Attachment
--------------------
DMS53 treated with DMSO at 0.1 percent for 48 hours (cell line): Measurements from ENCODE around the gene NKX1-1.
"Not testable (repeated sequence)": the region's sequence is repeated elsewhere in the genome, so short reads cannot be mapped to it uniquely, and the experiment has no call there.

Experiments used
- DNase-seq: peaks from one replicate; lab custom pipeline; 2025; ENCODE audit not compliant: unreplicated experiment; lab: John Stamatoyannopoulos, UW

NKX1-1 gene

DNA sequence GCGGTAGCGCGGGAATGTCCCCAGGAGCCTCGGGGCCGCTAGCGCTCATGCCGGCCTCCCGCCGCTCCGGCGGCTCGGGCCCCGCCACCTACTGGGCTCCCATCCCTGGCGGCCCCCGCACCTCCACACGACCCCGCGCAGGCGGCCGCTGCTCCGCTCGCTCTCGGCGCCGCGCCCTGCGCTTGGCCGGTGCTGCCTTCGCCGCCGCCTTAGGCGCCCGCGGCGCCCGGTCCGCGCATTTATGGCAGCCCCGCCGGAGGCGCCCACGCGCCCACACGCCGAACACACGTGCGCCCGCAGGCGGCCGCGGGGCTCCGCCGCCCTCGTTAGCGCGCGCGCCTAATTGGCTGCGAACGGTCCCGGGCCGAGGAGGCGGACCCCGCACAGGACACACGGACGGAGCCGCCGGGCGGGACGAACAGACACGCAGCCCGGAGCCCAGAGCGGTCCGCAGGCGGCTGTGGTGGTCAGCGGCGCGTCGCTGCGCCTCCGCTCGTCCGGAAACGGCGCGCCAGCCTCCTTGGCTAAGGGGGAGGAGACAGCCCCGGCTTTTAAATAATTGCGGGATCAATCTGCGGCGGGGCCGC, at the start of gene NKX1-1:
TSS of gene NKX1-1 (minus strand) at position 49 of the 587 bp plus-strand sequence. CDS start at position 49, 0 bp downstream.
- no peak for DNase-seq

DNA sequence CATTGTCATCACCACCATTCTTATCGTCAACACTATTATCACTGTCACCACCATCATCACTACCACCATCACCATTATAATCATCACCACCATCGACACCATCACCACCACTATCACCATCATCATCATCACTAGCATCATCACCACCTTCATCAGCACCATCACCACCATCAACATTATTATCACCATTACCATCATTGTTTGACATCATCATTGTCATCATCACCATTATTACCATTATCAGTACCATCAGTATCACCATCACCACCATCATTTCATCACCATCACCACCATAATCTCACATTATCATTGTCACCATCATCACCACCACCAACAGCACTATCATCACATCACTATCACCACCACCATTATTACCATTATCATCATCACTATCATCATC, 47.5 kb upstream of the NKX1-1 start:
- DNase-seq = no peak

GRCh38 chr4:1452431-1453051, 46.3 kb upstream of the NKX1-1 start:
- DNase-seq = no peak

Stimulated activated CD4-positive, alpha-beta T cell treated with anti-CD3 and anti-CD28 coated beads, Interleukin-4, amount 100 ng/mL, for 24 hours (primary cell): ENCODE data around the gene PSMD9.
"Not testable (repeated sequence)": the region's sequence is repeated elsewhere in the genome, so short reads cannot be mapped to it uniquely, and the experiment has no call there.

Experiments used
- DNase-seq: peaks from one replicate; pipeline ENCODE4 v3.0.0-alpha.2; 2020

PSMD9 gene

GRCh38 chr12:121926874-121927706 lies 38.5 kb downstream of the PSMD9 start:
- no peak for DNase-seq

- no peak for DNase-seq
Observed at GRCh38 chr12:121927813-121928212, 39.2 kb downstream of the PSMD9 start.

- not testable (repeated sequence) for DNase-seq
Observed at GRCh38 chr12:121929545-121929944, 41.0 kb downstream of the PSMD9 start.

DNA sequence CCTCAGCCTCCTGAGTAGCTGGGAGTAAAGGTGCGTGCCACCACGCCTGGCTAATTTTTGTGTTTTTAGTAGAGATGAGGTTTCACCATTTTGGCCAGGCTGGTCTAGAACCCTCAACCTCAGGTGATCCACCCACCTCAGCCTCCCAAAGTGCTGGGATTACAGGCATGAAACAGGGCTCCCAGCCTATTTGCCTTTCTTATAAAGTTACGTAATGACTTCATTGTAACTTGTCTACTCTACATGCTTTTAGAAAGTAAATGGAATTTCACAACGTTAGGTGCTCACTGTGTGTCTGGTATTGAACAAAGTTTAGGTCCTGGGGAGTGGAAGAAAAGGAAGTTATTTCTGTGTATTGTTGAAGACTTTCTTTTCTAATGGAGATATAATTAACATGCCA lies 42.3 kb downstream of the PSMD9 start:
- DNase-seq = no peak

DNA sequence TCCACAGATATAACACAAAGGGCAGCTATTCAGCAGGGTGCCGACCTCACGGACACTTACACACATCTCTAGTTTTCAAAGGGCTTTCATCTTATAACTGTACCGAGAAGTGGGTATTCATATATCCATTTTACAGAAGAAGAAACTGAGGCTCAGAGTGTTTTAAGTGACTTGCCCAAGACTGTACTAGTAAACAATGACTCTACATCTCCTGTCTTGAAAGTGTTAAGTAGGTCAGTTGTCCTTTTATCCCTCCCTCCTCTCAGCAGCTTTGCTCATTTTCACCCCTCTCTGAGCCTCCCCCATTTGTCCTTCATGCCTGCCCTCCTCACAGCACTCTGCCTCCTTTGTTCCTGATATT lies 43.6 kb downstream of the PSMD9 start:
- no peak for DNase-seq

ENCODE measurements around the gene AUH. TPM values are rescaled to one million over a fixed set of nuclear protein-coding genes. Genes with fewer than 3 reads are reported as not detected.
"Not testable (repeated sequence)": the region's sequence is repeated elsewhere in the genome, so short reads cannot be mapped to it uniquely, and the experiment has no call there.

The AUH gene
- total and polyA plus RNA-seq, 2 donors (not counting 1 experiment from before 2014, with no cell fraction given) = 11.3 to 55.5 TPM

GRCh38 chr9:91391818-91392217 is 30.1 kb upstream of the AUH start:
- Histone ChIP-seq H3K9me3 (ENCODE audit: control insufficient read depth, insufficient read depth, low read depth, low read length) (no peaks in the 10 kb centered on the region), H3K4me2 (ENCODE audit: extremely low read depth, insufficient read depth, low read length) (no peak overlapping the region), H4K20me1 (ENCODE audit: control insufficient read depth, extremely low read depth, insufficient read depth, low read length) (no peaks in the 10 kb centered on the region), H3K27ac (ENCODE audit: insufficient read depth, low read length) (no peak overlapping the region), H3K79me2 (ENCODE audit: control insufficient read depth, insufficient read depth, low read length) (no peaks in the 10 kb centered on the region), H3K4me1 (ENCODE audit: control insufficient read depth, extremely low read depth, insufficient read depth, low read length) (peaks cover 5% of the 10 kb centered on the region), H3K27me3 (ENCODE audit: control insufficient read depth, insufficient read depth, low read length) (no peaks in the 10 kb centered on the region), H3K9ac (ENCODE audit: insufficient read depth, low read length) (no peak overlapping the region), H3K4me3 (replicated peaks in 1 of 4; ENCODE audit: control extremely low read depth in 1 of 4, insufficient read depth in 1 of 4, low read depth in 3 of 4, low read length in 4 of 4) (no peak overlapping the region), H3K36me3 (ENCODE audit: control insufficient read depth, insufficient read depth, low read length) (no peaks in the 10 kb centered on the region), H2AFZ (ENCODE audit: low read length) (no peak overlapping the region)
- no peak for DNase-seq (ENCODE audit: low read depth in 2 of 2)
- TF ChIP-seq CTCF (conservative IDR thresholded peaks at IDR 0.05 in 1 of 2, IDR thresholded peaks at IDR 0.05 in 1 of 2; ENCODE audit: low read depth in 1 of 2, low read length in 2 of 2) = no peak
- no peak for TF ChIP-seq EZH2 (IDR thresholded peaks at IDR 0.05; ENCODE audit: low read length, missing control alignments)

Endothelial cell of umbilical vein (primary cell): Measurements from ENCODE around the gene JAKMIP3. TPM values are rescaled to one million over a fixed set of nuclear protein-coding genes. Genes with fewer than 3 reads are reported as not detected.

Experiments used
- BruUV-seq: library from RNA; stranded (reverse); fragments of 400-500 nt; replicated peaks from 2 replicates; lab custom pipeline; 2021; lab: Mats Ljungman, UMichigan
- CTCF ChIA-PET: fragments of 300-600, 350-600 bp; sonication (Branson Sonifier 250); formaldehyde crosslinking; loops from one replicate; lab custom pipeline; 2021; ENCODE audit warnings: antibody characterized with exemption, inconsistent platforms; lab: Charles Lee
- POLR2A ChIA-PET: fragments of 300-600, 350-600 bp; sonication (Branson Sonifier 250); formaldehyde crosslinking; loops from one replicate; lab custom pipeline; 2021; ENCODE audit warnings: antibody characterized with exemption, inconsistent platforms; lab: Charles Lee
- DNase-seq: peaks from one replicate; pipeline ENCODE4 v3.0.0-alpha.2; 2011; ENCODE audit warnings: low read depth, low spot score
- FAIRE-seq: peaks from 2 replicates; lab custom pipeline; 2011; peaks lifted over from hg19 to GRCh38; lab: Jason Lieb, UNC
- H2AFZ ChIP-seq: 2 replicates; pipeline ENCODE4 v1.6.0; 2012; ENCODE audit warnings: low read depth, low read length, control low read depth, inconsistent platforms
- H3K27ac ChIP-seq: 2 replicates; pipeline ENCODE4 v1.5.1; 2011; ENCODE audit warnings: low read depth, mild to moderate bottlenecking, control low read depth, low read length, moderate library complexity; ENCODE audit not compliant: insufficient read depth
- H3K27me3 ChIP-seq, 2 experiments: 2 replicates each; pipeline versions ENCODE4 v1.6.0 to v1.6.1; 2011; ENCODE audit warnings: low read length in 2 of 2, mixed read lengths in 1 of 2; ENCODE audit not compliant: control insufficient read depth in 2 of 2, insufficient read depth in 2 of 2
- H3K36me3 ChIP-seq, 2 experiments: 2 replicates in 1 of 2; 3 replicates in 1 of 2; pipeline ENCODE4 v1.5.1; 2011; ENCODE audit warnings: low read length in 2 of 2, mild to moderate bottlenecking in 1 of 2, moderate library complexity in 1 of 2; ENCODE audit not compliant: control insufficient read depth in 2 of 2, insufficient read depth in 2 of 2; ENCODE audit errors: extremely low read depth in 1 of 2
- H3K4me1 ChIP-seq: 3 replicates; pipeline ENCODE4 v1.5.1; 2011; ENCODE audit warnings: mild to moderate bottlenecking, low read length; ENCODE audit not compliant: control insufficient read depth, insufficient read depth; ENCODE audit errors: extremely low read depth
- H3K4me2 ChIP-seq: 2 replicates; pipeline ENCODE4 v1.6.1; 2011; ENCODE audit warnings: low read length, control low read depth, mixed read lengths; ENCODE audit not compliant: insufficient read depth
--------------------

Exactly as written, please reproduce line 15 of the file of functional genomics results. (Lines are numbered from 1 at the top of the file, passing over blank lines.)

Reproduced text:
Experiments used